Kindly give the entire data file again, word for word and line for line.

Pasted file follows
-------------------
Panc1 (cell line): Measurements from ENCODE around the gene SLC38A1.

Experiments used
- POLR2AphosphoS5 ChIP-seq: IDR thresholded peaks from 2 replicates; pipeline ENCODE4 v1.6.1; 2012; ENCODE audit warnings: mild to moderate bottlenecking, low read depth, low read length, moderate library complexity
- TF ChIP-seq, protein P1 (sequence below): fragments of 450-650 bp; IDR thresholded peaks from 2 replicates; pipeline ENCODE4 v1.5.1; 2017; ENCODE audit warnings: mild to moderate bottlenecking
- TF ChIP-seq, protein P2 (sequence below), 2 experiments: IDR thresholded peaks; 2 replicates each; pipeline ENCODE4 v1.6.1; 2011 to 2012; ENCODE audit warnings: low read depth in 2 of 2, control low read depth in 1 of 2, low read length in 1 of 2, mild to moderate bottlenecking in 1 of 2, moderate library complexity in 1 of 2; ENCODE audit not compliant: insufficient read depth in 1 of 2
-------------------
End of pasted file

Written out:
Panc1 (cell line): Measurements from ENCODE around the gene SLC38A1.

Experiments used
- POLR2AphosphoS5 ChIP-seq: IDR thresholded peaks from 2 replicates; pipeline ENCODE4 v1.6.1; 2012; ENCODE audit warnings: mild to moderate bottlenecking, low read depth, low read length, moderate library complexity
- TF ChIP-seq, protein P1 (sequence below): fragments of 450-650 bp; IDR thresholded peaks from 2 replicates; pipeline ENCODE4 v1.5.1; 2017; ENCODE audit warnings: mild to moderate bottlenecking
- TF ChIP-seq, protein P2 (sequence below), 2 experiments: IDR thresholded peaks; 2 replicates each; pipeline ENCODE4 v1.6.1; 2011 to 2012; ENCODE audit warnings: low read depth in 2 of 2, control low read depth in 1 of 2, low read length in 1 of 2, mild to moderate bottlenecking in 1 of 2, moderate library complexity in 1 of 2; ENCODE audit not compliant: insufficient read depth in 1 of 2